being inquisitive, etc. However, there is a difference between this
and simply not taking the time and responsibility to figure things
out. Have we become a society of dependents and enablers?

Again, I admit, I've fallen into this pit all too often. I've
gotten a bill in the mail, initially didn't understand it, and
almost made an impatient call. When I'd look it over more carefully,
I'd usually figure it out. At the very least, I'm more informed
and calm if I must call. I've had my share of moments where I
haven't followed directions, nor wanted to, and gotten someone
else to help me, knowing full well had I taken a few moments I
probably could have figured it out. And, regretfully, I have not
always been the most attentive listener. (What, did you just say
something?)

I am sure that you, like me, consider yourself a wonderful work
in progress. But for the grace of God, we would all be in pretty
bad shape. As we are works in progress, so are our children. How
can we equip them to pay attention, to have good critical thinking
skills, and to use wisdom and Godly, common sense?

Teach them to think! This is easier said than done, I know, but it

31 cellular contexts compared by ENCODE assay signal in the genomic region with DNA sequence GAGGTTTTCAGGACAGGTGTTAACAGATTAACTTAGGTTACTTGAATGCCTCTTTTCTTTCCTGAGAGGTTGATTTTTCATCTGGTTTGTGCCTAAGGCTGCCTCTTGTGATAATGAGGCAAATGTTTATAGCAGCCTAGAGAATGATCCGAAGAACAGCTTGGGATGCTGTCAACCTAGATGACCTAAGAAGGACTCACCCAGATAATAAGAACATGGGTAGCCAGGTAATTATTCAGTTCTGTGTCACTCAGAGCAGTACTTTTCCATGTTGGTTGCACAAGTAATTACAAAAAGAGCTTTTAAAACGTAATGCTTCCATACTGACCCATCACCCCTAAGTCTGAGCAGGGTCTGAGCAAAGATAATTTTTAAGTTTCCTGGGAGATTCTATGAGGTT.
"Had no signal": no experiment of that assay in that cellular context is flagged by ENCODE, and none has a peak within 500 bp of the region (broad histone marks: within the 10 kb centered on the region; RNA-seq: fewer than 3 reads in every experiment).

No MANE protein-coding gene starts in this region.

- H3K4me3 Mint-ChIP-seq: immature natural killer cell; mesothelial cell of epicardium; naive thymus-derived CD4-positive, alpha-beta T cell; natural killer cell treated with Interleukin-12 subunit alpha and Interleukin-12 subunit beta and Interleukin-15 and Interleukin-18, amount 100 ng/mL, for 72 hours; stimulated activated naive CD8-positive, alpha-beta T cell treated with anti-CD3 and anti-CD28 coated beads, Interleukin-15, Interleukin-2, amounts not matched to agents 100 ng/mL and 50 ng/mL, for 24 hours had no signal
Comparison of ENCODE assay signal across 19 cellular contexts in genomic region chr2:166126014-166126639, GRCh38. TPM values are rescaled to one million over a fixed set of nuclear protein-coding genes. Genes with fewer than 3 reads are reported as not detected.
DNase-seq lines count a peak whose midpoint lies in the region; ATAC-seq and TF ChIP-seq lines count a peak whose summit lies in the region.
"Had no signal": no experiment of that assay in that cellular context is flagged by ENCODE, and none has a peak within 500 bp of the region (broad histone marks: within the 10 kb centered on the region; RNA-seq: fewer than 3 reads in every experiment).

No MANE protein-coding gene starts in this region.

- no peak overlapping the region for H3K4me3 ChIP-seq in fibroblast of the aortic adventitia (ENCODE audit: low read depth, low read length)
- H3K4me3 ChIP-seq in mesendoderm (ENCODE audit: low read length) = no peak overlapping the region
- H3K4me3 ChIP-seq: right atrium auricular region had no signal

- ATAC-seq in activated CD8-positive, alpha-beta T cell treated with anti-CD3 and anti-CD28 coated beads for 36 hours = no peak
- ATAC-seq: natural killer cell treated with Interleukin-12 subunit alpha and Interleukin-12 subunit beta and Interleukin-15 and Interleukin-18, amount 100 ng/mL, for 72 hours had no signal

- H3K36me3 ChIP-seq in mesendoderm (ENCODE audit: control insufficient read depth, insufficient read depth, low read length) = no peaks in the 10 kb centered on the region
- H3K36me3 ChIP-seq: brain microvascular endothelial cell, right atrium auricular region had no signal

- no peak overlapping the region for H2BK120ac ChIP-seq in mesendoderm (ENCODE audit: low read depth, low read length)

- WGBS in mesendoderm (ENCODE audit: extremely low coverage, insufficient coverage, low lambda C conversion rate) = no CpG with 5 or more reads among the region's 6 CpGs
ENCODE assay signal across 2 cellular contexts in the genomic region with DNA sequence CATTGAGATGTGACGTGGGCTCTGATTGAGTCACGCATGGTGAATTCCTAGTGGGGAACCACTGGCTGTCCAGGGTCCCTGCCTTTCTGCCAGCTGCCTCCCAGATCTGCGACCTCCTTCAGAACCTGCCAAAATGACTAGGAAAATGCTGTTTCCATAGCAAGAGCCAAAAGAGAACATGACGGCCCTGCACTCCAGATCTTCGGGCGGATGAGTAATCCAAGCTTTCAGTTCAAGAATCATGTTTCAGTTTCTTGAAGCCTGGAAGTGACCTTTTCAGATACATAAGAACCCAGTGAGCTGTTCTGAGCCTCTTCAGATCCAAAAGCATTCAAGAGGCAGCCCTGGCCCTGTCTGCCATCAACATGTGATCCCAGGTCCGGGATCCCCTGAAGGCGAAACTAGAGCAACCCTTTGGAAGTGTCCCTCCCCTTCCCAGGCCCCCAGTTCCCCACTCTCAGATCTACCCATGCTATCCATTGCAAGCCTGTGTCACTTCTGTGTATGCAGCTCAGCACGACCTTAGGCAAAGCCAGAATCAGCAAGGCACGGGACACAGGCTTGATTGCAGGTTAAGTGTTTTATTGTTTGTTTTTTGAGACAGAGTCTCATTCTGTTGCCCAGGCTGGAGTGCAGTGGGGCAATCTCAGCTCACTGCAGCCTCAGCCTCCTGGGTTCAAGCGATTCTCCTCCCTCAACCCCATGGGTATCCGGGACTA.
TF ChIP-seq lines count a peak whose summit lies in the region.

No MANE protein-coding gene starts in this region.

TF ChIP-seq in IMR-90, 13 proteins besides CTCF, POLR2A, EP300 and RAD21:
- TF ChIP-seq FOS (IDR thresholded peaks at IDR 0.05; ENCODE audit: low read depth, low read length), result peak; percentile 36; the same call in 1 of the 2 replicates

can be done. We must think every day, whether helping the little
ones with math, grocery shopping, or studying literature with the
teens. If our children know how to think and solve problems, they
will be ready for anything as adults.

One of the biggest ways to help them is to be a good example. So
no more ripping the cell phone bill into shreds and stuffing it in
the trash if you don't understand your charges! Just kidding, of
course -- none of us ever get upset over a little thing like a
cell phone bill.

Let the kids see you trouble-shoot and work through daily issues.
Hmmm, the lamp isn't working. Is it plugged in? Did the light bulb
burn out? Is the bulb screwed in properly? Consult the trouble-
shooting section of appliance manuals when necessary. Enlist the
kids' help and ask questions designed to help them think through
situations as they arise. Children are naturally curious; use this
as a catalyst when problem solving. Balance this with common sense
and age-appropriate discretion of course; it wouldn’t make sense
to have your toddler changing the light bulb. But, as they grow,
they can watch the older ones solve problems and learn too.

Teach them to think before they speak. Okay, many of us adults are
still working on this one too. This is something that you can
discuss with the kids as situations arise, and encourage them in
even after a situation is dealt with. Encourage them to consider
others' feelings before their own. This can often deflect an argu-
ment, or diffuse a tense situation.

Here again, with discretion, we can share with our kids how we
work through issues. Describe, for example, how you resolved a
situation with a mail order company, when you were charged the
wrong price. Explain how, with a pleasant demeanor and good problem